Leadership Wellbeing Employee Development Diversity & Inclusion Career Progression

What is affinity bias and what to do about it

Affinity bias is the natural tendency to gravitate towards people who are most like us. As a result, this generally also means that we also naturally distance ourselves from others whom we perceive as different. In consequence, those belonging to minority groups – whether race, sexual orientation or social background – are more likely to struggle to find the support and opportunities to progress in their careers.

Even women – who are not a minority – can be affected by affinity bias when they work in a male-dominated environment, which today continues to be the majority of work places.

The effect is often self-perpetuating, so unless we choose to actively challenge this bias, we cannot expect to improve.

If you belong to multiple minority groups, this can increase the perception of difference and have an even more serious impact on career development and progression. This means, for example, that affinity bias especially impacts women of colour.

The tricky thing with biases is that we might not know we have them. 

Research indicates that the human brain may be presented with 11 million pieces of information at any given time – however we are only able to consciously process about 40. 

We rely on mental shortcuts to help us, but how do we know what information our brains might be sifting, without us being aware? 

There are a few things we can all do, to try to discover if we do suffer from any unconscious affinity bias.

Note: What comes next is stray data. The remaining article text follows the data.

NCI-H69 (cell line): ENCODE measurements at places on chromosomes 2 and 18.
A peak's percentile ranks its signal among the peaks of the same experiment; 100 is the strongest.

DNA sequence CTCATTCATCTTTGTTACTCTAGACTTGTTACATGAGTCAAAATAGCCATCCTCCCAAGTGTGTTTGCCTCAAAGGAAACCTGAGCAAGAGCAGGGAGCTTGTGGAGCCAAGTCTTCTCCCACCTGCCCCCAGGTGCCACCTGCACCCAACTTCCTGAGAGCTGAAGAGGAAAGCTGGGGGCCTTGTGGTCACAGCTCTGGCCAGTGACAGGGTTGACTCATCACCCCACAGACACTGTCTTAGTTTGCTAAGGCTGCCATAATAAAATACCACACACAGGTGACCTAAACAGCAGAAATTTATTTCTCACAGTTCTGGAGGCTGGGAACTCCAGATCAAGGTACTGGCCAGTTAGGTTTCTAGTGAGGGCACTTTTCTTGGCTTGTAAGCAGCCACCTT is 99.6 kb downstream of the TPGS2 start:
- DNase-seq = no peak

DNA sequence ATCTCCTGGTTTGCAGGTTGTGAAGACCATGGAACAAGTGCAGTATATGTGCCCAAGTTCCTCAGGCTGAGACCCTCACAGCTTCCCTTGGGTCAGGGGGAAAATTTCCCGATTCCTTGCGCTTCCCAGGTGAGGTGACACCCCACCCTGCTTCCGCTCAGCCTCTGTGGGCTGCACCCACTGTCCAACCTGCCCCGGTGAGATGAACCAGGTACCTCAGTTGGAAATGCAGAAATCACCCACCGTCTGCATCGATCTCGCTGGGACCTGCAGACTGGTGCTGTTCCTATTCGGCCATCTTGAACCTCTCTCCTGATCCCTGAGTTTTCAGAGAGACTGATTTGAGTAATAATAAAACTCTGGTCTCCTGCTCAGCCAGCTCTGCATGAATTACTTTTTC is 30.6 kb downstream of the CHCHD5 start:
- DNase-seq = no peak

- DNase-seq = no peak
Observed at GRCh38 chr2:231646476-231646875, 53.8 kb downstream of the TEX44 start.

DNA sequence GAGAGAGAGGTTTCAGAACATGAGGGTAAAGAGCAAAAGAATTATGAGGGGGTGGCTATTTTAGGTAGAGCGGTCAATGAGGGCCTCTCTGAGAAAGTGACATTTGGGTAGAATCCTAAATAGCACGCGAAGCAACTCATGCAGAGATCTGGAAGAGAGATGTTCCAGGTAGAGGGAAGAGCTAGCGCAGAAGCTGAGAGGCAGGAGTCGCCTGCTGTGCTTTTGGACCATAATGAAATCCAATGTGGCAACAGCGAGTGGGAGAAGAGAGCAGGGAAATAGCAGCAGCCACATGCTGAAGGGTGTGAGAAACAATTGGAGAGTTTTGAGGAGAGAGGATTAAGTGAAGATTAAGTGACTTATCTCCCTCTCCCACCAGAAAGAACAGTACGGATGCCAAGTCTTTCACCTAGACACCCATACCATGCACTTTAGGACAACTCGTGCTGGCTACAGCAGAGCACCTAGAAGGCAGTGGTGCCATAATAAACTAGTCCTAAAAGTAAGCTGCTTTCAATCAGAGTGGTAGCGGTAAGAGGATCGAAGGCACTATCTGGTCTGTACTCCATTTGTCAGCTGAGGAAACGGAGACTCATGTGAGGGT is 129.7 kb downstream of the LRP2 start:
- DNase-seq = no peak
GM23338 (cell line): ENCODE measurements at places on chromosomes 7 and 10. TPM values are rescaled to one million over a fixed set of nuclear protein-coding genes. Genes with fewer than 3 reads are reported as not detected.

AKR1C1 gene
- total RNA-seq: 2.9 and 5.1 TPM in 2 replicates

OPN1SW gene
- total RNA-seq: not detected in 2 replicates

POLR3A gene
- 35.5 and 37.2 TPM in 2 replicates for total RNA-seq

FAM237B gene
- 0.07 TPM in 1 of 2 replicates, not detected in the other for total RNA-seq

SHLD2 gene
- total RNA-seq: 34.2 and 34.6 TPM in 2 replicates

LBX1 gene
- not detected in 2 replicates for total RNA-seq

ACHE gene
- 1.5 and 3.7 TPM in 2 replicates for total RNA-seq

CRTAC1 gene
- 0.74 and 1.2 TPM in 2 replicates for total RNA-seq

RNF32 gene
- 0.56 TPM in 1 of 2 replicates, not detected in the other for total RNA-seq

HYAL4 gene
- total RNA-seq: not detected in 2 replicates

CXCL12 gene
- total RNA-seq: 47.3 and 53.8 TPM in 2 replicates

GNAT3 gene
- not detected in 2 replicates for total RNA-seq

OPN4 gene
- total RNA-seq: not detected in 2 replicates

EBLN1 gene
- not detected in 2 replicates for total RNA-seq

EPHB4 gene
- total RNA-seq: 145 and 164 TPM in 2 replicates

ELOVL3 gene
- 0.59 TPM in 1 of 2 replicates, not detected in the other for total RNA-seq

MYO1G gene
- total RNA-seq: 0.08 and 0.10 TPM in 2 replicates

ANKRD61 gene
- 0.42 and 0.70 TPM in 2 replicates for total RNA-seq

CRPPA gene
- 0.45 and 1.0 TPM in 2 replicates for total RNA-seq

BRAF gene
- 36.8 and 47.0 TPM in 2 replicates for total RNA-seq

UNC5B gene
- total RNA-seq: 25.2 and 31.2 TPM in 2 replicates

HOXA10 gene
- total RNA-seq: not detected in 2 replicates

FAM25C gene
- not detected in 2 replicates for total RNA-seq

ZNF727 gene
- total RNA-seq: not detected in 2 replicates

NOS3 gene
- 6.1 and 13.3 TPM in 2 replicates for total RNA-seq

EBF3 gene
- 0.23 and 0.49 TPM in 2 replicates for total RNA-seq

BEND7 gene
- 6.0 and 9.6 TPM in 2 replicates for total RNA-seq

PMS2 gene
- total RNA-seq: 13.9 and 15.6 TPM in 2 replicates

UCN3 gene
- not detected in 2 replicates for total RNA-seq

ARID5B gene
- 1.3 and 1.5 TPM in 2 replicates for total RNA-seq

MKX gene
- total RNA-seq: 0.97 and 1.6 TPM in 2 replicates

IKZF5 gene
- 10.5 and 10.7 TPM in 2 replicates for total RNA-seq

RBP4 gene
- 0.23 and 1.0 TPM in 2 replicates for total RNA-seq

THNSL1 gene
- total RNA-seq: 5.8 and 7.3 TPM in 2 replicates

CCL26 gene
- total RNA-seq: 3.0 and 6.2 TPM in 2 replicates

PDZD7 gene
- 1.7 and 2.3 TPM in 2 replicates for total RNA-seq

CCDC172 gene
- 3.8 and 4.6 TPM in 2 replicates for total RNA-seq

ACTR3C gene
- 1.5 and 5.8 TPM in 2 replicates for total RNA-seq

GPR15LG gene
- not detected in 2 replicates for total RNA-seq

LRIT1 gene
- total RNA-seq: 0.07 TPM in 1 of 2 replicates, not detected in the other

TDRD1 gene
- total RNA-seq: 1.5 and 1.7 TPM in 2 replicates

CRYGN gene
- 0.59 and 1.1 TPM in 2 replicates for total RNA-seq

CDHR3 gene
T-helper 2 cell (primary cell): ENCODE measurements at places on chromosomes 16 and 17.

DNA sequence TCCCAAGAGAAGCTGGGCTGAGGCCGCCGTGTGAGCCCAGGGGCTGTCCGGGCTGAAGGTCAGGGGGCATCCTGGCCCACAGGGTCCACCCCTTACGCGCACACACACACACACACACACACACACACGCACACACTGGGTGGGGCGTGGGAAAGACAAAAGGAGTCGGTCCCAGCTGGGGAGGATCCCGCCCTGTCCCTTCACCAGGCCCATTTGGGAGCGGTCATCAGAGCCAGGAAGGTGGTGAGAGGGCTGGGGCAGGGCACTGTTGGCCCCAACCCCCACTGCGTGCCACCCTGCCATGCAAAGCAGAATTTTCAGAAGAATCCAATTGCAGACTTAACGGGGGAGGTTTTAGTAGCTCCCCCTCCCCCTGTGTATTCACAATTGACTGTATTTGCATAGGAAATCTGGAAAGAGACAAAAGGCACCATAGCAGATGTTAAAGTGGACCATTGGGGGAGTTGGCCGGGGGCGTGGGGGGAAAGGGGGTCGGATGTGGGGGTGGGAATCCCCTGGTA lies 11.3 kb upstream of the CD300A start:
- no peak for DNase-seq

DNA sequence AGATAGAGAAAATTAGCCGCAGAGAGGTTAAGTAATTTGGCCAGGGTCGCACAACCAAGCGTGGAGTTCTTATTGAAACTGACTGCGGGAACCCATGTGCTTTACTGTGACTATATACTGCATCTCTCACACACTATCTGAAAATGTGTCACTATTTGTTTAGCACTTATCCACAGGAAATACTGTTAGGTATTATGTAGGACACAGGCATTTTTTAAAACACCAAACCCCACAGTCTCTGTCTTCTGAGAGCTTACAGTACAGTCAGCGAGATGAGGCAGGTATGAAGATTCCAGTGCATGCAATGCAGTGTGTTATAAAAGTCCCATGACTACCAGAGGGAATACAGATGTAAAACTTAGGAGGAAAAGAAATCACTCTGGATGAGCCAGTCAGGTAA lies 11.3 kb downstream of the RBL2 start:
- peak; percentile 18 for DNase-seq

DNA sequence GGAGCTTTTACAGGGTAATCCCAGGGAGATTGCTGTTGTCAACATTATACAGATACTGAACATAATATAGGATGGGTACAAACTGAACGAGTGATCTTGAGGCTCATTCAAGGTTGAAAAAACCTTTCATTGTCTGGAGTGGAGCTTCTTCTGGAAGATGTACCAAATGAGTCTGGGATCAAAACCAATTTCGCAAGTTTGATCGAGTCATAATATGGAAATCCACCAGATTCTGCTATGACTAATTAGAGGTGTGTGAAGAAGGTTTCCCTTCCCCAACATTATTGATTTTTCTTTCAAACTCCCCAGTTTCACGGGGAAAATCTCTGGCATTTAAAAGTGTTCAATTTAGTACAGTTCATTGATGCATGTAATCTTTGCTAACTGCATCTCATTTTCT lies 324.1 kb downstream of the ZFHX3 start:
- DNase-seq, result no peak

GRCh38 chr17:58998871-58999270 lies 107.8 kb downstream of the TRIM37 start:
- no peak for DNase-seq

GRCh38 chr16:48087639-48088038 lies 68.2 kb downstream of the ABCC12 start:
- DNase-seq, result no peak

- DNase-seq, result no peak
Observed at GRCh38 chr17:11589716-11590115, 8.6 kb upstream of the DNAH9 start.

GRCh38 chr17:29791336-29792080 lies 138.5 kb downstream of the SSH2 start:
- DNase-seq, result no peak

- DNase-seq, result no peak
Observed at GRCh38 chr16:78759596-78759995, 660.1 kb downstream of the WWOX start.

So what can we do to identify affinity bias and challenge it? 

Look around yourself – and try to measure this objectively. 

Make a list of 10 of your most trusted colleagues or friends at work.  What percentage are the same gender, ethnicity, sexual orientation or social background?  Is it truly representative of society, or does it perhaps reflect some affinity biases? 

Look at the people you have chosen to connect with – people you have recruited, or informally mentor.  How diverse are they?

If the results of this self-analysis aren’t quite what you hoped for, it doesn’t necessarily make you a bad person, you just need to take action to counteract this unconscious bias.  The harder you find it to admit to your biases, the more difficult it may be to actually change.  Try to resist rationalising the results, with justifications such as “I just feel more at ease with x”, “we have more in common”, or “they just ‘get’ our work ethic here”. 

It can be easy to convince yourself that you are right, and everyone else needs to change, instead of recognising and taking steps to change your own perspective.

Make an effort to connect with a wider range of people, including minority groups.  Choose to mentor a female, and/or someone of BAME background.  Next time you have to choose between two equally qualified applicants for a position, instead of asking “who will fit in best?”, ask “who will make our team more diverse?”

Research consistently shows that diverse teams perform better.  Diversity is a goal worth fighting for, so don’t let your unconscious mind drive your decision making.  Awareness of affinity bias can be an important step towards building a more inclusive team.

Visit Hive Learning and the Lean In Organisation websites to find out more about affinity bias

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